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A late tale. Episode 1 : how we reduced the complexity, and the story of a failed lwIP attempt

First, I want to say that I’m sorry. These last weeks I was not really writing posts on this blog for two reasons : the first is that I don’t like to write to say things with no deep content (like saying that I did my TP work). The second is that I was a little bit procrastinating these blog post, to be more focused on using the free time I had to currently work on the project, constantly saying that I’ll write something when I’ve finished what I’m currently doing. As a result, the WAMI project was not very transparent and I’m partly a culprit for that.

So, I’ve decided to fix this and write the tale of WAMI, the tale of our previous weeks of work.

Jean-Baptiste and I met on the 10th of December to merge our views of the project. We agreed that we needed to remove some complexity layers we’ve put then. No more complex modulation, no more complex error-correcting codes, and so on : we’ll only produce beeps. We had too many disavantages in term of complexity for the advantages we would gain (which was having a perfectly scalable system up to 255 emitters) to continue.

Our system is now far more simple for a nearly identical result.

We’ve decided to simplify even more : the emitters would be only a microcontroller with an Ethernet port which would connect itself to a local server using TCP. The local server would be a Python program which would say to the emitters “beep now” at the correct times. The idea behind this was to assume that the local Ethernet segment would have nearly no jitter so the latency would be constant and the latencies would be compensated in the localization algorithm (it computes by relative timestamp differences).

 

Ethernet architecture of WAMI

 

The emitters would use the mirocontroller’s DAC to produce the sinus wave to be emitted : it’s simple, effective and reprogrammable. So we’ve studied a little bit which class of amplifier we would need : as we were considering that we would need an amplifier which will not alter the signal content so we would have less error on the receiver, we were opting for a class A amplifier (like a common-emitter amplifier).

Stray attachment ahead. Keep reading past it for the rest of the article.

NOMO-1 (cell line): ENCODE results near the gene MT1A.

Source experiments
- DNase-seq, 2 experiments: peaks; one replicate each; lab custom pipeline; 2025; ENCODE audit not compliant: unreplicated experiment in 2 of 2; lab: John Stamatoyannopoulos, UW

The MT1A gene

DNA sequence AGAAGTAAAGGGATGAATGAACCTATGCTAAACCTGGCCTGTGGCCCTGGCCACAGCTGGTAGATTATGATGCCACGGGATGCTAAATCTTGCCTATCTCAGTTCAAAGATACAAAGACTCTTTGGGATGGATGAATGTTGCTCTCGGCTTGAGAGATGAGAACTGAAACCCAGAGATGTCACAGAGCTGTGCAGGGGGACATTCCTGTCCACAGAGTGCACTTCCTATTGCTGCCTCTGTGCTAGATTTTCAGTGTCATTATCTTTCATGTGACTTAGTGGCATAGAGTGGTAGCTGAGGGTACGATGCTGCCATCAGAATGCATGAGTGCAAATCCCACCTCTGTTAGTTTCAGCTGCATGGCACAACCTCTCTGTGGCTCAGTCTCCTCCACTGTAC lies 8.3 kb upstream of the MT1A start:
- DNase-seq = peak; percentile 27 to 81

So Jean-Baptiste had just to figure out the formulas for doing the localisation given the beeps timestamps, and Issam had just to write some Python programs so we could test on computers what we’ve found before going deeper in the electronics part.

I have the chance to have access to a STM32F4DIS-BB board with all its accessories (Touchscreen, camera, …) which has an Ethernet port. I decided that I could try to begin the firmware using my development board while I wait Issam and Jean-Baptiste, so we could have a little precious advance for the firmware when we would receive the PCB.

STM32F4DIS-BB with its Ethernet port plugged

So I tried using ChibiOS with lwIP using ChibiOS’s demos. ChibiOS has an embedded version of lwIP (in the ext/) folder, and has a set of tools which integrates it nicely in ChibiOS (like pre-made configuration threads).

After tweaking the STM32F4DISCOVERY ChibiOS’s board configuration to route to the proper alternate pins, I hit a lot of problems.

Firstly, just note that if you want to use RMII, you need to add #define BOARD_PHY_RMII 1 in the board.h.

Secondly, on the STM32F4DIS-BB you must reset the PHY manually using a GPIO, but ChibiOS’s reset method in halInit(); issues a soft reset using RMII (so the PHY would already had its hardware RESET phase done). halInit(); was looping infinitly waiting for the PHY to send him that it has been successfully reseted. So I’ve replaced ChibiOS’s reset method with my own, using #define BOARD_PHY_RESET macro on board.h which will trigger the reset pin using the GPIO (by the way, I wasn’t able to figure out how to use the triggers of the poor Bus Pirate’s logic analyzer mode to figure out if I did the reset part correctly. I wonder if the triggers really work.)

Thirdly, ChibiOS’s uses a strange method for probing the PHY address. It sends a message to all possible PHY having a specified physical address and sees if someone replies. The problem was that the PHY is a SMSC LAN8720A and its PHY ID is not in ChibiOS’s constants so I needed to figure it out. After digging deep in the LAN8720A’s datasheet, I couldn’t manage to have a reply from the PHY. So I looked in the examples given in the STM32F4DIS-BB kit (on Element14 website) which use FreeRTOS and ST’s peripheral library, to see that they were using a PHY address of 0x01. So I skipped the probing method, and used #define BOARD_PHY_ADDRESS 0x01 to do this.

At last, I was locking on a DMA transfer (the micro-controller was looping infinitly for a pending bit). I stopped there, as the next post will tell you some direction changes in our project.

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